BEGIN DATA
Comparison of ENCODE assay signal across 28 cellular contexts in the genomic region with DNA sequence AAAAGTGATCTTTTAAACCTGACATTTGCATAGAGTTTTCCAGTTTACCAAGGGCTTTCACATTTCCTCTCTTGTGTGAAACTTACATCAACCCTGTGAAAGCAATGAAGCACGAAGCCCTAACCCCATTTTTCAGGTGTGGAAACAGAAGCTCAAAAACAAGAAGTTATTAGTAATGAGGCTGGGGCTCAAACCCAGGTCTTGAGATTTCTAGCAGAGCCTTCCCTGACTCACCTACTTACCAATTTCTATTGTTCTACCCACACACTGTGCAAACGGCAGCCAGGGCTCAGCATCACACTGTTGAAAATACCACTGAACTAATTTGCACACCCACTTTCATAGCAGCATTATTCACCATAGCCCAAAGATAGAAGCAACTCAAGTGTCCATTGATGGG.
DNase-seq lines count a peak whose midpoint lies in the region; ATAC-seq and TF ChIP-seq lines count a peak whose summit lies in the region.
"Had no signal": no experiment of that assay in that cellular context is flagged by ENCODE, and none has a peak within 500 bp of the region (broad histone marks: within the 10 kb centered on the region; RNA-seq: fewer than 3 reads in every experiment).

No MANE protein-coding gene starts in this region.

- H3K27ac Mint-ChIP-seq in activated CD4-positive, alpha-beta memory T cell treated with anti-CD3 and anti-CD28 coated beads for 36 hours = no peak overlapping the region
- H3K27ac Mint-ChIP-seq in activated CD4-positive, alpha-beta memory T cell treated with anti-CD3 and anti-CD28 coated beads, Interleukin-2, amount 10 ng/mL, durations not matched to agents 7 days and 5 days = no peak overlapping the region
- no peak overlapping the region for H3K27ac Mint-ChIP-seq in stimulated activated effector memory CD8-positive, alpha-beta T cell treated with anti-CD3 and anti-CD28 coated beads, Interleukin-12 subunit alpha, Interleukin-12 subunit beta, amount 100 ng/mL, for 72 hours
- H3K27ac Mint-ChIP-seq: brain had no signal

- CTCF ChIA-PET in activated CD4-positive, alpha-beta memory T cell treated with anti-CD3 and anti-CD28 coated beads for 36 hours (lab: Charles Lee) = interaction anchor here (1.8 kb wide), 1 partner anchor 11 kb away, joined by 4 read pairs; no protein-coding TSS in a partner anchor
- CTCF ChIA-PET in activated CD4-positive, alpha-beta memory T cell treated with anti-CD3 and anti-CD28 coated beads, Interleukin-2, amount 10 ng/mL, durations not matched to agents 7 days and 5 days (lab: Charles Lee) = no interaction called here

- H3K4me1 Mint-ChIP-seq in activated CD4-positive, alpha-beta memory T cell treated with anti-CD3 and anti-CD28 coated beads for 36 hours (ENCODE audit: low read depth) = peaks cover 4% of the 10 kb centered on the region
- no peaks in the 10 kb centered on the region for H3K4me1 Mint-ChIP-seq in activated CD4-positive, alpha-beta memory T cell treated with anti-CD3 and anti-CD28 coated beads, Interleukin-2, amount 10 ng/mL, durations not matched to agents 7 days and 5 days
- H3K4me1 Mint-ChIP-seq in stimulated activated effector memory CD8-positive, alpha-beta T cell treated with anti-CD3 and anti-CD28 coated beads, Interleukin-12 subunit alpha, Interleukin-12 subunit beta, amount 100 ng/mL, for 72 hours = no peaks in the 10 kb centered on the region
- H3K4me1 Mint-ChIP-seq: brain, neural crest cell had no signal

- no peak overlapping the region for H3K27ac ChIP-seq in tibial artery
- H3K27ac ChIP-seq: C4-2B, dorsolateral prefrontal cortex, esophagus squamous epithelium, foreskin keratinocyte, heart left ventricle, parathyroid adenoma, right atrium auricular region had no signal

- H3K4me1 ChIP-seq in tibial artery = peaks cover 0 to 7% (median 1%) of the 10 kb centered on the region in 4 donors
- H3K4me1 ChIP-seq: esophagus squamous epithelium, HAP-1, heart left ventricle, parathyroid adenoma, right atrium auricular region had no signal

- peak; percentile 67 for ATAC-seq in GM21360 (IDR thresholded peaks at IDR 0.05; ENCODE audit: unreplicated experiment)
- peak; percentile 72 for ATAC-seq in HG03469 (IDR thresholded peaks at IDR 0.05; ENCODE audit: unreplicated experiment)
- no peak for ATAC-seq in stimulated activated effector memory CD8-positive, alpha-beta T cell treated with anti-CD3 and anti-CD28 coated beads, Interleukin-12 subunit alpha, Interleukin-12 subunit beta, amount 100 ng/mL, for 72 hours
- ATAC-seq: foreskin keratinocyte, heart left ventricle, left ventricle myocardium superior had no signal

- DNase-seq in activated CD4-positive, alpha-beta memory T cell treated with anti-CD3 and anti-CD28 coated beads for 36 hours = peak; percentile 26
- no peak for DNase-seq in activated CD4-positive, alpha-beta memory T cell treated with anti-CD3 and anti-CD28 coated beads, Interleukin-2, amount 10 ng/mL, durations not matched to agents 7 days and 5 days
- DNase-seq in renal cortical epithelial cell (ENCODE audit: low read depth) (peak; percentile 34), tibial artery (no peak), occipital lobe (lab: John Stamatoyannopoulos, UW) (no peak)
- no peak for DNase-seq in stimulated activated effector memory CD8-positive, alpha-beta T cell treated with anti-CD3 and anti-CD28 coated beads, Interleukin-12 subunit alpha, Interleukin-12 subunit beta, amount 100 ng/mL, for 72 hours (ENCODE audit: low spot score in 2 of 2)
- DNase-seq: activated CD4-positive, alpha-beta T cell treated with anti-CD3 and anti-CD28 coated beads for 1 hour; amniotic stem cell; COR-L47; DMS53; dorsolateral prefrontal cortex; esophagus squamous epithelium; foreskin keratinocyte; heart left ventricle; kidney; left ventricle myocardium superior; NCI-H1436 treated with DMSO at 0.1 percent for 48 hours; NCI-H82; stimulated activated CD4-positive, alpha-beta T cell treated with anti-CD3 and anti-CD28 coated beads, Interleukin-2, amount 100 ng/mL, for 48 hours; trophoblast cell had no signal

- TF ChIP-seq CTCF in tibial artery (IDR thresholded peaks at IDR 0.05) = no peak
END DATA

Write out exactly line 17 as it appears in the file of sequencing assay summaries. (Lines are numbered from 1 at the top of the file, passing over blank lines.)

- H3K4me1 ChIP-seq in tibial artery = peaks cover 0 to 7% (median 1%) of the 10 kb centered on the region in 4 donors